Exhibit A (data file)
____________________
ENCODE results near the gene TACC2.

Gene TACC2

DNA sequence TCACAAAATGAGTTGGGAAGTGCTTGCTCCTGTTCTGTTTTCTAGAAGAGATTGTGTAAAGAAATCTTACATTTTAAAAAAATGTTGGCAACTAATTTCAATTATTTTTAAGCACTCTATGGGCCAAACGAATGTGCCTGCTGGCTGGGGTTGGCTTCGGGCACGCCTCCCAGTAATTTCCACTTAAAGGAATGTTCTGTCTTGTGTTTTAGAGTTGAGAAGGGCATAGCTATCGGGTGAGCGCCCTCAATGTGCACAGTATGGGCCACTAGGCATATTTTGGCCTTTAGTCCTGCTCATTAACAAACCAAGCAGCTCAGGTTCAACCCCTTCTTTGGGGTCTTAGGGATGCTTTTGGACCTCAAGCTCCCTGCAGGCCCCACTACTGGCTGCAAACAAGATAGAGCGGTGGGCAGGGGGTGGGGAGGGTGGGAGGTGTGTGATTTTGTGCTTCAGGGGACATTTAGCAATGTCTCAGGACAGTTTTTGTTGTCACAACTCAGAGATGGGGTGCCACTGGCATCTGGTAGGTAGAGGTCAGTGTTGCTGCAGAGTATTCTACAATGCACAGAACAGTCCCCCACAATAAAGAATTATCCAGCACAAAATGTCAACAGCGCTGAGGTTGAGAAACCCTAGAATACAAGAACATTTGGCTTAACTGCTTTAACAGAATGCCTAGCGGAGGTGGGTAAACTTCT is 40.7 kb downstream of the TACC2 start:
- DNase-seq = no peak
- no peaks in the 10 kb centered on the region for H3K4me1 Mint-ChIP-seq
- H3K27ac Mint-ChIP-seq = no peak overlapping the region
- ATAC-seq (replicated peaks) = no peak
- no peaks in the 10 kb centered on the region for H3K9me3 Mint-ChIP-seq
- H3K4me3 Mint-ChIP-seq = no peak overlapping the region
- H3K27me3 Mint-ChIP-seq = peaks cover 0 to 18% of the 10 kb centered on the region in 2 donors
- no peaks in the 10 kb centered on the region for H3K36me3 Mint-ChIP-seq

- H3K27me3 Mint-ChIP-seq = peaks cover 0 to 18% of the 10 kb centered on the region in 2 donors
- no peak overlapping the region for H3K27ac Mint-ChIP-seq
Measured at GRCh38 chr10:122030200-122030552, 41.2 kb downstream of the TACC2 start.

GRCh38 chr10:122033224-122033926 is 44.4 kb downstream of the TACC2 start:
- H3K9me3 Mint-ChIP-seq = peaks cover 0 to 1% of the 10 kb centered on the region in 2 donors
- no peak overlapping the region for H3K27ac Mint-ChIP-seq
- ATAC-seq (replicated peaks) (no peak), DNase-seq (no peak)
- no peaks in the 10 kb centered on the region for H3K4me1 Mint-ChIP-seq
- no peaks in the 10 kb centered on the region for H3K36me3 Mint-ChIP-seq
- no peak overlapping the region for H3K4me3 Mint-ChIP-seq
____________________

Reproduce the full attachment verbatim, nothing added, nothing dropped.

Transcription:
ENCODE results near the gene TACC2.

Gene TACC2

DNA sequence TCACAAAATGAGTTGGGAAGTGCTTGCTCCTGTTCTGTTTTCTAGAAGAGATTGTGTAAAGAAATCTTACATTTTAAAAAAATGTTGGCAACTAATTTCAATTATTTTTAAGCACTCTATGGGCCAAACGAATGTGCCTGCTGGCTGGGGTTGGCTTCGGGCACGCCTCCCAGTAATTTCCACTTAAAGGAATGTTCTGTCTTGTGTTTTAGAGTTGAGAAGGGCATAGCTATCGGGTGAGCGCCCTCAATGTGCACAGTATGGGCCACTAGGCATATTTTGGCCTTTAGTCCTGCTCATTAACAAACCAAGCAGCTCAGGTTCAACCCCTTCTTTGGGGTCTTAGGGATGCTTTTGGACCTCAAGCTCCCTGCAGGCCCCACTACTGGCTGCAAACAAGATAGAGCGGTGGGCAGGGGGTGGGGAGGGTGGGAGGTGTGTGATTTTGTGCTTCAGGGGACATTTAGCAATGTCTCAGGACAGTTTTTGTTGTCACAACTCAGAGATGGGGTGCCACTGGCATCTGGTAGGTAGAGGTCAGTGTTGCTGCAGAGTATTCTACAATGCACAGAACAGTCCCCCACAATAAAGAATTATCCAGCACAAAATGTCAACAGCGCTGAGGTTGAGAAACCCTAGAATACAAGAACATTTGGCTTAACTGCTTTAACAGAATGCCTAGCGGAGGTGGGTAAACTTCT is 40.7 kb downstream of the TACC2 start:
- DNase-seq = no peak
- no peaks in the 10 kb centered on the region for H3K4me1 Mint-ChIP-seq
- H3K27ac Mint-ChIP-seq = no peak overlapping the region
- ATAC-seq (replicated peaks) = no peak
- no peaks in the 10 kb centered on the region for H3K9me3 Mint-ChIP-seq
- H3K4me3 Mint-ChIP-seq = no peak overlapping the region
- H3K27me3 Mint-ChIP-seq = peaks cover 0 to 18% of the 10 kb centered on the region in 2 donors
- no peaks in the 10 kb centered on the region for H3K36me3 Mint-ChIP-seq

- H3K27me3 Mint-ChIP-seq = peaks cover 0 to 18% of the 10 kb centered on the region in 2 donors
- no peak overlapping the region for H3K27ac Mint-ChIP-seq
Measured at GRCh38 chr10:122030200-122030552, 41.2 kb downstream of the TACC2 start.

GRCh38 chr10:122033224-122033926 is 44.4 kb downstream of the TACC2 start:
- H3K9me3 Mint-ChIP-seq = peaks cover 0 to 1% of the 10 kb centered on the region in 2 donors
- no peak overlapping the region for H3K27ac Mint-ChIP-seq
- ATAC-seq (replicated peaks) (no peak), DNase-seq (no peak)
- no peaks in the 10 kb centered on the region for H3K4me1 Mint-ChIP-seq
- no peaks in the 10 kb centered on the region for H3K36me3 Mint-ChIP-seq
- no peak overlapping the region for H3K4me3 Mint-ChIP-seq